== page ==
Geoff & Tim now have the photos and an invitation to go reccie the bus themselves. This is the REALLY REALLY FUN BIT! So many people have offered suggestions & advice on pimping my ride, from the Hackerspace Adelaide, FabLab Adelaide and Off Grid Energy crews to individuals around the country (and world) who have shared the journey so far. Adelaide artist Ryan Sims actually pledged money in the campaign so HE could make ME a steering wheel cover (which is why there’s a special photo in the flickr set above just for him ;P). Please note: you are now all on alert to get planning/making/foraging!
Legally the bus needs to be de-registered as a commercial vehicle and re-registered as a recreational vehicle before we can complete the deal. But Roundabout Charter have incredibly generously offered access to their garage and their lovely team to help with some of the major construction & repaint work until December 12th (when the fleet comes back for the Christmas holiday lockdown). Work can of course continue beyond then, and really this whole thing will constantly flux, change, morph and grow as the trip evolves. But it all starts here.
“That old girl was one of our first coasters and has been very good to us over the years. It’s nice to see her going somewhere worthy… “
What’s possibly most delightful is that I know for a fact that I trust these people. I have met quite a few of the (considerable) Mellor family network, and every single one of them has been an absolute bloody diamond. Jimmy told me by sms last night “That old girl was one of our first coasters and has been very good to us over the years. It’s nice to see her going somewhere worthy… I look forward to it all beginning and the fitout happening soon. Like I said I’m excited aswell”. See what I mean?! (Oh and this is how we know she’s a girl, or as Geoff describes her, “gender confused” :)
I’m far from being a mechanic, but I have always had an interest in tinkering with anything, including engines. I have helped people with far greater experience than me on various tasks, serviced my own vehicles and used the internet and Haynes Manuals to work out how you do things like change a clutch. I even did a basic mechanics course at WEA earlier in the year and I’ve applied for a grant so I can do an online mechanics course through Open Colleges. But even when it comes to the engine side of things, I feel like things are going to be OK. Apparently their mechanic is some kind of crazy genius. If one of their fleet has a problem, the driver can phone up, hold the phone to the engine and the mechanic will tell him over the air what the problem is and how to fix it. If things get bad ever, Jimmy says I should call them; this bus will be loved wherever it is around the country.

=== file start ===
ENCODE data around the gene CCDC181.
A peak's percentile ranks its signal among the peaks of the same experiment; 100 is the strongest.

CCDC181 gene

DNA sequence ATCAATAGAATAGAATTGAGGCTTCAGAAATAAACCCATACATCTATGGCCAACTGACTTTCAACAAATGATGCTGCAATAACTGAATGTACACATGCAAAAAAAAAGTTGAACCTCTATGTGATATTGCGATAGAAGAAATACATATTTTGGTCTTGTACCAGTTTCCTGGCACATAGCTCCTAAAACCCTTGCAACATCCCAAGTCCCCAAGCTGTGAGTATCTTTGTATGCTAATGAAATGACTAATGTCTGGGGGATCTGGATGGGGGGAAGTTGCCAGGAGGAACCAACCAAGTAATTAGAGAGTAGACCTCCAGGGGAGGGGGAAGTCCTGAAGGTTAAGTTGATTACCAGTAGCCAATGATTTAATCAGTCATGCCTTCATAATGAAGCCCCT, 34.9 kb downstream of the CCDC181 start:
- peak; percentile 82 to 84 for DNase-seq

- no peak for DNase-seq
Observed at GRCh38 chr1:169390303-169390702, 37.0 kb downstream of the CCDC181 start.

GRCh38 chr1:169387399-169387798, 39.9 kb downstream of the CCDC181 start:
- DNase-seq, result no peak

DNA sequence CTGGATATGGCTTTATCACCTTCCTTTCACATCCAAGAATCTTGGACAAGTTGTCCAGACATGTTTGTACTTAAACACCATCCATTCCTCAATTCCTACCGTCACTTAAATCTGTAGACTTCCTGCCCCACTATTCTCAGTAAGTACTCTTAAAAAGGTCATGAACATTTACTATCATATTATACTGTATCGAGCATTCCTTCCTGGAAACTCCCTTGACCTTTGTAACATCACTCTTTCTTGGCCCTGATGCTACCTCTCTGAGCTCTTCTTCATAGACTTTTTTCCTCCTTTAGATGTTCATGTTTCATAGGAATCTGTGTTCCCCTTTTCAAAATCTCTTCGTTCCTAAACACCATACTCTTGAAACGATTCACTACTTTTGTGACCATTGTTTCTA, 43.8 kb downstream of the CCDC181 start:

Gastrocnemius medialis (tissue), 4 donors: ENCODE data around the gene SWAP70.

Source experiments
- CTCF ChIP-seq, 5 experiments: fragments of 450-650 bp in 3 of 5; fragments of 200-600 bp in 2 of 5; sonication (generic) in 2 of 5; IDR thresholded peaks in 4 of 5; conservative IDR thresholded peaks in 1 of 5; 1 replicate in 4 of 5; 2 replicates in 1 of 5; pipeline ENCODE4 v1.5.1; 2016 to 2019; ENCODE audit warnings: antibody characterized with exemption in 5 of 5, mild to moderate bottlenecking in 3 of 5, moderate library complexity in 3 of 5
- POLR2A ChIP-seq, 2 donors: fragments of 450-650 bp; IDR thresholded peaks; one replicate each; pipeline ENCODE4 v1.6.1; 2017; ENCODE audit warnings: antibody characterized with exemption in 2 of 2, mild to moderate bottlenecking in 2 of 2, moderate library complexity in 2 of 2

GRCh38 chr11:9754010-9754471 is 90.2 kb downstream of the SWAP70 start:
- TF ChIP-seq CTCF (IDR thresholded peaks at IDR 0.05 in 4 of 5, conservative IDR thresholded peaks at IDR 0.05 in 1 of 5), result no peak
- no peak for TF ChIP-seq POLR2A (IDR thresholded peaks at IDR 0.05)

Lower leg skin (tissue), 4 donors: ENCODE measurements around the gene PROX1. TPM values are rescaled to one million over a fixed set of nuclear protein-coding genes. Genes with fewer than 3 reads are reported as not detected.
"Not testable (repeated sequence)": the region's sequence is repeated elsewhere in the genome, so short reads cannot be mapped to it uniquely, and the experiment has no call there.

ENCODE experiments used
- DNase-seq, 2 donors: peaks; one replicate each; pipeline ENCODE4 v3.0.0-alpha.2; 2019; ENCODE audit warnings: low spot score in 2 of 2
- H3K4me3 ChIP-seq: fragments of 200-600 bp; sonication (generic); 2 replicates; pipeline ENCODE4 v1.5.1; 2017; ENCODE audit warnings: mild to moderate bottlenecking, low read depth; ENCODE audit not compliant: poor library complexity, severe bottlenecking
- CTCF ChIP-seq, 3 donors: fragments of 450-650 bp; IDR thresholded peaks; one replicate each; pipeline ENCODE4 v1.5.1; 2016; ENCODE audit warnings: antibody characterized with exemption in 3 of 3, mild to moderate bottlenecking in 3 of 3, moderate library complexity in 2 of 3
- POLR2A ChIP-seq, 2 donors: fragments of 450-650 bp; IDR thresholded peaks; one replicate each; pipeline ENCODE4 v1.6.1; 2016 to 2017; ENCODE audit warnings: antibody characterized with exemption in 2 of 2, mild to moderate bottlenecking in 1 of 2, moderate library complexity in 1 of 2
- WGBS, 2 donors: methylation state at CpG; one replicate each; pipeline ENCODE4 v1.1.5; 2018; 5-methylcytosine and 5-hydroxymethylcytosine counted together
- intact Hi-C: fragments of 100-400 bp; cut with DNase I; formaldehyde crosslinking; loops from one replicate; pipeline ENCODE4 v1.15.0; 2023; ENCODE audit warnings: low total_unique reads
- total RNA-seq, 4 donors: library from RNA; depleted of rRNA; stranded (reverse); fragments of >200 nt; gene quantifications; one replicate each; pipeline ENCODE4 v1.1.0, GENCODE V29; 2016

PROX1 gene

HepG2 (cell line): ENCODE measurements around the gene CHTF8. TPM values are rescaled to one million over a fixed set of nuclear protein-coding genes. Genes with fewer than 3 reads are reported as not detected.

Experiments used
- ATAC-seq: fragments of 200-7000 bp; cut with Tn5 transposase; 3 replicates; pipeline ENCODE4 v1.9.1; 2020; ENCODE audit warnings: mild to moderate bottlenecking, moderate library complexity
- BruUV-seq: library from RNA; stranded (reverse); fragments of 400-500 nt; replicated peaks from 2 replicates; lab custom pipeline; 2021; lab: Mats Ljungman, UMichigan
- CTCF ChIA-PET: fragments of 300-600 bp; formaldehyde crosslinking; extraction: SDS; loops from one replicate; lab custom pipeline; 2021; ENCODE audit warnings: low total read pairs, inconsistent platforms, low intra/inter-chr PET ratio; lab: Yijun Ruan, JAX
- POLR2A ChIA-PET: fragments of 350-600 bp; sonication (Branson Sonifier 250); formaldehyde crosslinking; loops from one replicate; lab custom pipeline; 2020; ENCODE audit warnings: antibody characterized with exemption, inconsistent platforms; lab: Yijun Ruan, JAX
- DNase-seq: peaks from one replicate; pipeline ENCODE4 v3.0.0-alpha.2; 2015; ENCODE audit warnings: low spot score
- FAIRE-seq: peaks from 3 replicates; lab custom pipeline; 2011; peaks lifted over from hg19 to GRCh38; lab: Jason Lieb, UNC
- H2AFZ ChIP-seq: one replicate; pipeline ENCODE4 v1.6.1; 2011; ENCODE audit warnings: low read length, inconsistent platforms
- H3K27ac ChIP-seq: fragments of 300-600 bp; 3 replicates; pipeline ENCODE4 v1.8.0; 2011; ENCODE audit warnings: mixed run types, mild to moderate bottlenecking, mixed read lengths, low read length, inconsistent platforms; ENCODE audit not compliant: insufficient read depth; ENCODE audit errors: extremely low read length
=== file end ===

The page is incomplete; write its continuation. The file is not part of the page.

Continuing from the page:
This might sound strange, but the day James died I told my Grandad, Arthur Cooper (who died in 2003), to keep an eye out for him and share a few ethereal whiskies. I’m not religious in the slightest, but I know Grandad has kept an eye on me over the years and I knew he and James would get on like a house on fire. I strongly believe that both he and my dear, silly, wonderful friend James have been watching reallybigroadtrip evolve over the last year… and that they have colluded to find me a bus. How else do you explain this massive turn of events?! Thanks guys, I love and miss you heaps and I shall continue to share your love and laughter every day.
Oh, and one final thing. I shared my nerves, excitement and then later a few photos on facebook & twitter yesterday with a promise to share this story. The response was wild; you guys really care about this thing don’t you?! Thank you massively to the several hundred ‘likes’, reposts and lovely comments you have shared across my social media feeds. Yesterday’s abundant traffic threw me straight back to “the twitter day” when the campaign went viral. The love you have shown me and this crazy adventure has been unreal; thank you ALL x
Bring on the modding!
UPDATE 12/12/12 (heh): Follow the #busmod developments as we get her ready to leave the workshop.